May 26, 2011 (GBN News): Long suffering Mets fans may finally have found their knight in shining armor, when it was announced today that that hedge fund manager David Einhorn will be buying a substantial minority stake in the team. Mr. Einhorn, a member of the Board of Advisors for Democrats for Education Reform (DFER), told reporters that he will use his leverage to “turn around” the team using the same reform model his organization champions in the nation’s schools.
While Mr. Einhorn did not give any hint as to precisely what changes he will push for, GBN News has obtained a copy of the proposal he had presented to the Mets’ principal owner, Fred Wilpon. Highlights of Mr. Einhorn’s reform ideas, as gleaned from the proposal, are:
Given that the “traditional baseball manager” simply maintains the “status quo” in the sport, the team will lobby Major League Baseball to partner with philanthropist Eli Broad in setting up a “Managers’ Academy”. Based on the premise that “a good manager can manage anything”, the Academy will train managers from the business and legal fields to transfer their skills to directing a big league club.
In what one might think would be the most popular reform with fans, the Mets will immediately release half the team. However, the players slated to be fired will be the most experienced team members. To replace them, new players will be recruited through another initiative, “Play for New York”. Top high school and college graduates, whether or not they have ever played baseball, will be recruited from around the city, and after a six week training period, will join the major league club.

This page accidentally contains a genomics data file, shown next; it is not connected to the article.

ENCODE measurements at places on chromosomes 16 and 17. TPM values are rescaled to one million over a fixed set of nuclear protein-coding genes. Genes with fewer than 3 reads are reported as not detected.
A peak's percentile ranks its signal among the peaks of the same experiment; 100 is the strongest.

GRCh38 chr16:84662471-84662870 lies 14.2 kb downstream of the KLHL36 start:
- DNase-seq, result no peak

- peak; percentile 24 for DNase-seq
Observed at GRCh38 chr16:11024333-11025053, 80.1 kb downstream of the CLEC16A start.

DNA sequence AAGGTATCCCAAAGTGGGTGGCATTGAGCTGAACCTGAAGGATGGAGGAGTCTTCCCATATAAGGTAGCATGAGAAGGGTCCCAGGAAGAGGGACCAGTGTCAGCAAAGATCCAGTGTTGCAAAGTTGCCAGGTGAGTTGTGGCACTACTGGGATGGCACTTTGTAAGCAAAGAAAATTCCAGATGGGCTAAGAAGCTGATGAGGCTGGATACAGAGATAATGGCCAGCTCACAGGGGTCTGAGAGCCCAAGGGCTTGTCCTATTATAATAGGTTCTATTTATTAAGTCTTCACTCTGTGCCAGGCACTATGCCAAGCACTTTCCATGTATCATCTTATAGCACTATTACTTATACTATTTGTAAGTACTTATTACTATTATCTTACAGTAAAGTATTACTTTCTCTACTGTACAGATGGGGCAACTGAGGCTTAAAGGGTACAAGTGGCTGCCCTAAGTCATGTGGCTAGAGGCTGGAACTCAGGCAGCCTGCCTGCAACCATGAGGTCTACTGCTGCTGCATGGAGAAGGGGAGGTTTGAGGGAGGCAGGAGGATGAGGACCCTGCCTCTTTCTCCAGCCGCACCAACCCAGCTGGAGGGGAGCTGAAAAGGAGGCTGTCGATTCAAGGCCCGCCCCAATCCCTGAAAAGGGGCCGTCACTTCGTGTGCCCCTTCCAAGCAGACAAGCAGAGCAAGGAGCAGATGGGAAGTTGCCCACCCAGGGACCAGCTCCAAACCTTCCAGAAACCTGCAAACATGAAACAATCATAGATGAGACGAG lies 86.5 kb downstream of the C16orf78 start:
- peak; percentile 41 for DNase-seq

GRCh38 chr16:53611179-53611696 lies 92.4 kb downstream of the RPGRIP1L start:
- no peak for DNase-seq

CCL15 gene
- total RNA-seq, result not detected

Most of the new players are not expected to last more than a year or two, but their sports experience will be a great resume builder for graduate school or positions in business, law, and other top fields. And, the team will save a substantial amount of money by keeping the payroll down to the big league minimum. The Mets will also save by dispensing with most of their farm system, since players will no longer need the years of training that the traditional minor leagues had provided.
Arguably the most important reform proposed would be the “value added” method of evaluating the success of the players and the manager. Through a grant from the Gates Foundation, a rating scale will quickly be developed so that by July 1, players would be expected to make what is termed “adequate daily progress”. If a player’s statistics do not improve over a three day period, the player will be released. Injuries or other factors such as not being in the lineup that day will be no excuse; players will be expected to perform.
The manager, too, will be held to a strict “value added” standard. If the team does not make “adequate daily progress”, the manager will be fired. However, if he is a “Managers Academy” graduate, he will be given a raise and moved into an administrative position.
When reached for comment by GBN News, Mr. Einhorn would not publicly confirm or deny any of the above plans. But in response to a question as to whether the Players Association would accept the new reforms, he said, “If the union doesn’t accept what we do, we’ll just threaten to move the team to New Jersey, where Chris Christie can just ‘take the bat out’ on them.”